Marathon Asset produced several iconic investors such as Nick Sleep and Jeremy Hosking.
Their letters from 2002 to 2015 provided a treasure trove of insights into their investment frameworks and how they look at the capital cycle.
Here are my main takeaways:
1. Periods of high profitability leads to reckless investments.
When profits are high:
Boost CAPEX with little regard for ROIC
Competitors will follow suit to avoid losing market share
CEO’s incentives aren’t aligned with shareholders
It’s a race to the bottom.
2. The capital cycle will swing down when investments are taken too far.
Forecasts that were reasonable will now look overly optimistic.
Profits collapse, management teams are changed, CAPEX is cut, and consolidation begins.
This will pave way for a recovery of profits.
3. Asset growth matters
Consider both asset growth at the company and industry level.
Avoid industries where assets are growing rapidly.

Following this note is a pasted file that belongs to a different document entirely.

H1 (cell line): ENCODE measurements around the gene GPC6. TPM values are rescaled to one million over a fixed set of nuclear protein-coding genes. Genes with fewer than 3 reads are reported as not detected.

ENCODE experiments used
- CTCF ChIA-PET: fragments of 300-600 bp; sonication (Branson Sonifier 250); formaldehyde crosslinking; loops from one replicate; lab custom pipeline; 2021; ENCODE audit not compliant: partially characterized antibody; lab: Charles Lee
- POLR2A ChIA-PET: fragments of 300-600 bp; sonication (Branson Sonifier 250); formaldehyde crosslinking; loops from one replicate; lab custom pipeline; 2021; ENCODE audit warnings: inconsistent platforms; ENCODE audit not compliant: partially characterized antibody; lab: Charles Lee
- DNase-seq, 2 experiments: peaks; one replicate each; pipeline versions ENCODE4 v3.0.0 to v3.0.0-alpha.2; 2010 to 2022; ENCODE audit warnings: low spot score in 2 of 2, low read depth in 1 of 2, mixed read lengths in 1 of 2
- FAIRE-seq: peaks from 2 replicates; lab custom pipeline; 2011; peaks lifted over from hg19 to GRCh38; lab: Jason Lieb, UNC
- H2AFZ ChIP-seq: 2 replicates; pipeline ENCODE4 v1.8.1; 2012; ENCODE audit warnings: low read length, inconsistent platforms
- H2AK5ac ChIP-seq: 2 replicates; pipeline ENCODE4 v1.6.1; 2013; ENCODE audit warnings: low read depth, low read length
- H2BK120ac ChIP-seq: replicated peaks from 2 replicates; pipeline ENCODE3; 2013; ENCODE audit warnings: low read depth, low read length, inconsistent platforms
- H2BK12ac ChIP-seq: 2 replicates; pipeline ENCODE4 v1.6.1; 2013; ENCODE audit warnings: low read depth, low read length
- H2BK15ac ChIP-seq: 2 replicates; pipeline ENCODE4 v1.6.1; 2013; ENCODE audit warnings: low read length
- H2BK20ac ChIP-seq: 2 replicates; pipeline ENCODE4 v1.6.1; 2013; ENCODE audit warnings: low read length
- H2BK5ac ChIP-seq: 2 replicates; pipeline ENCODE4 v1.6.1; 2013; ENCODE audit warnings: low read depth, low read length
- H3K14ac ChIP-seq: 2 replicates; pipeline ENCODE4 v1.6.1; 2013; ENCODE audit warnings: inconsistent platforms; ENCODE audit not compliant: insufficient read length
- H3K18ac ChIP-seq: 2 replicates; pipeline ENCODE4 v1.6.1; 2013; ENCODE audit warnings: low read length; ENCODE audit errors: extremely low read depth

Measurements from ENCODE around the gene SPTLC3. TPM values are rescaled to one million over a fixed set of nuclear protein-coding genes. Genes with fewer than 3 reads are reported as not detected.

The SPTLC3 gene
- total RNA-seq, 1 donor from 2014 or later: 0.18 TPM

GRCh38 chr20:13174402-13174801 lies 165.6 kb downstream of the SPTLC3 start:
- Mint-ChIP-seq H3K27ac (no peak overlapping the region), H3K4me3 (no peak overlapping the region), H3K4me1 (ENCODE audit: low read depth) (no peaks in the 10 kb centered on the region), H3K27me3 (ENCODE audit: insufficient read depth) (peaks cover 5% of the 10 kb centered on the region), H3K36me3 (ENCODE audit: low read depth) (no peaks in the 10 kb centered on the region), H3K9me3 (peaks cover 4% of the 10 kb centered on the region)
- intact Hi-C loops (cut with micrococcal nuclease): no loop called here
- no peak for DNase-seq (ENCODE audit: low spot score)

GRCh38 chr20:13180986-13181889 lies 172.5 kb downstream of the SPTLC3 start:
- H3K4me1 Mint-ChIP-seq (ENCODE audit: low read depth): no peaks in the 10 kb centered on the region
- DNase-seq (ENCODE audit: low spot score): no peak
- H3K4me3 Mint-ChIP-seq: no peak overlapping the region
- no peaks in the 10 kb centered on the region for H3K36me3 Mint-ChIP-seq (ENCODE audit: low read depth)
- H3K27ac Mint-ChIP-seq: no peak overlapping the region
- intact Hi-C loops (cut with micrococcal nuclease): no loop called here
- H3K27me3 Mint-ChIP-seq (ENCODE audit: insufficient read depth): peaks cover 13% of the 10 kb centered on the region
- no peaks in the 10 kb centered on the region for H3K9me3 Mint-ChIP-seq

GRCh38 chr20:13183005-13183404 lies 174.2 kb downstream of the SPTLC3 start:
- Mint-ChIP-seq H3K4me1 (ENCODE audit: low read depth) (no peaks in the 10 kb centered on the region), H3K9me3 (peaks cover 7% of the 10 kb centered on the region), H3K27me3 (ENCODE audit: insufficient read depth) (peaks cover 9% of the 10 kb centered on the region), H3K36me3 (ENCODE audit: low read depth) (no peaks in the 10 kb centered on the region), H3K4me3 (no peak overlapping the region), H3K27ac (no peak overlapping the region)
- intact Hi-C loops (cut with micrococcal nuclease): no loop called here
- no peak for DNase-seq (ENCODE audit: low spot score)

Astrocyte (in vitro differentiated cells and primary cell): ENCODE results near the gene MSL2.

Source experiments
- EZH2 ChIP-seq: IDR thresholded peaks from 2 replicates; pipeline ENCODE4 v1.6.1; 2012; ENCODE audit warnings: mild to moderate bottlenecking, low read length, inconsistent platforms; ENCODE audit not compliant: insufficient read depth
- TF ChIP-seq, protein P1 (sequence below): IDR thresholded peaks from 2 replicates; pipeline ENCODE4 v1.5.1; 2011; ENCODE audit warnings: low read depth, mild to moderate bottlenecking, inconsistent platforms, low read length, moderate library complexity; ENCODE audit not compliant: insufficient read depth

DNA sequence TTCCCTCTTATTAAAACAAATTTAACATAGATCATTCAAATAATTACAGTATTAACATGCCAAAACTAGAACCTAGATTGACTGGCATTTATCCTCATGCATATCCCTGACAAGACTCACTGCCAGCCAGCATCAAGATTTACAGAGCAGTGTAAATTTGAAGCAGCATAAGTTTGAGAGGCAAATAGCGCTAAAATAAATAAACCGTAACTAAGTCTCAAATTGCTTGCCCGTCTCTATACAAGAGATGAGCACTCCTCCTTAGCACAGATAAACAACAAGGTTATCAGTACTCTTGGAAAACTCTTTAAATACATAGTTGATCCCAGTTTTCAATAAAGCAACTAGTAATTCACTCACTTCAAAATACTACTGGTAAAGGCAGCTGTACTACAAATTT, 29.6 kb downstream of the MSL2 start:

4. We tend to extrapolate
When overdone, investments that appear logical at first can become disastrous.
We have a tendency to forecast linearly when many things are cyclical.
Examples: trade cycles, credit cycles, etc.
In making forecasts, investors and corporate managers are prone to be overconfident.
The overinvestment behavior is reinforced when many players in the industry do the same.
6. Focus on supply when making forecasts
Supply is far less uncertain than demand.
Since most analysts focus on demand, stock markets rarely price in supply shocks.
7. Six tenets of capital cycle analysis
8. Hunting for growth & value
When seeking growth, they look for businesses whose returns are more sustainable than what the market expects.
When seeking value, they look for companies whose improvement potential is generally underestimated.
9. Primary driver of value is a favorable supply side.
In fact, a strong demand may destroy value as it triggers the industry to invest excessively.
10. Look at where capital has withdrawn
When competition exits, it is when profitability and valuation start to rise.
11. Companies with pricing power generate durable returns
It usually comes from:
Oligopolistic market structure
“Intrinsic” pricing power embedded in the product.
I.e. Branding of consumer products or mission-critical products.
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